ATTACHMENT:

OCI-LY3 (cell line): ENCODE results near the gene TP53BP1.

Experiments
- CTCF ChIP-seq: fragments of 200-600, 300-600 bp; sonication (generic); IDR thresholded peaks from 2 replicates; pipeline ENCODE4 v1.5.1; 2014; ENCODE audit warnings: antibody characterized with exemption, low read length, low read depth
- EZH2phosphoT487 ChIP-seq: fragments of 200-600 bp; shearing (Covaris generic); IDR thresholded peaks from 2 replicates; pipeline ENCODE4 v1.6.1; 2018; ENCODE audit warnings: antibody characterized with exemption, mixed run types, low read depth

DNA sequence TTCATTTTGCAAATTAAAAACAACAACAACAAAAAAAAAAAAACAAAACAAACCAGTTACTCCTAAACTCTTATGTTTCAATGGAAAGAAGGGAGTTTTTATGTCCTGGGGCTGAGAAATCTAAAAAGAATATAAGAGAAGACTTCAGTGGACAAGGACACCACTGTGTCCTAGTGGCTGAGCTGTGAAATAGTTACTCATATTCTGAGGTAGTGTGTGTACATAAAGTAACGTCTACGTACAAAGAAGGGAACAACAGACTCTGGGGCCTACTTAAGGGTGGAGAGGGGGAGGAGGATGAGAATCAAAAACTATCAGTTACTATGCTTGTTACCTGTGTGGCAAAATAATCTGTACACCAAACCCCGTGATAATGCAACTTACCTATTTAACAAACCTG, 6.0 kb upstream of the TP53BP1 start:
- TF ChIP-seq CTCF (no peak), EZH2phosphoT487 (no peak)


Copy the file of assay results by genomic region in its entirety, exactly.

OCI-LY3 (cell line): ENCODE results near the gene TP53BP1.

Experiments
- CTCF ChIP-seq: fragments of 200-600, 300-600 bp; sonication (generic); IDR thresholded peaks from 2 replicates; pipeline ENCODE4 v1.5.1; 2014; ENCODE audit warnings: antibody characterized with exemption, low read length, low read depth
- EZH2phosphoT487 ChIP-seq: fragments of 200-600 bp; shearing (Covaris generic); IDR thresholded peaks from 2 replicates; pipeline ENCODE4 v1.6.1; 2018; ENCODE audit warnings: antibody characterized with exemption, mixed run types, low read depth

DNA sequence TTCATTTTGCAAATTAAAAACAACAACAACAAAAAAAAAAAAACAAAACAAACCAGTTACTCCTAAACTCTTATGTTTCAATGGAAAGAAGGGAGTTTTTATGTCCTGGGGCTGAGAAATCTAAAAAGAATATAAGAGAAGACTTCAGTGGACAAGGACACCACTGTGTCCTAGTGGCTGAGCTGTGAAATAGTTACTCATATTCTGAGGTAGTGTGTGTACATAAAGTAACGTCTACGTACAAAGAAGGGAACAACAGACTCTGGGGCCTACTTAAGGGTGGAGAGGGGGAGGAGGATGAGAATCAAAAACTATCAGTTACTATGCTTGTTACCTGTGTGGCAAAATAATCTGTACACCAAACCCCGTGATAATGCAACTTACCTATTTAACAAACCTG, 6.0 kb upstream of the TP53BP1 start:
- TF ChIP-seq CTCF (no peak), EZH2phosphoT487 (no peak)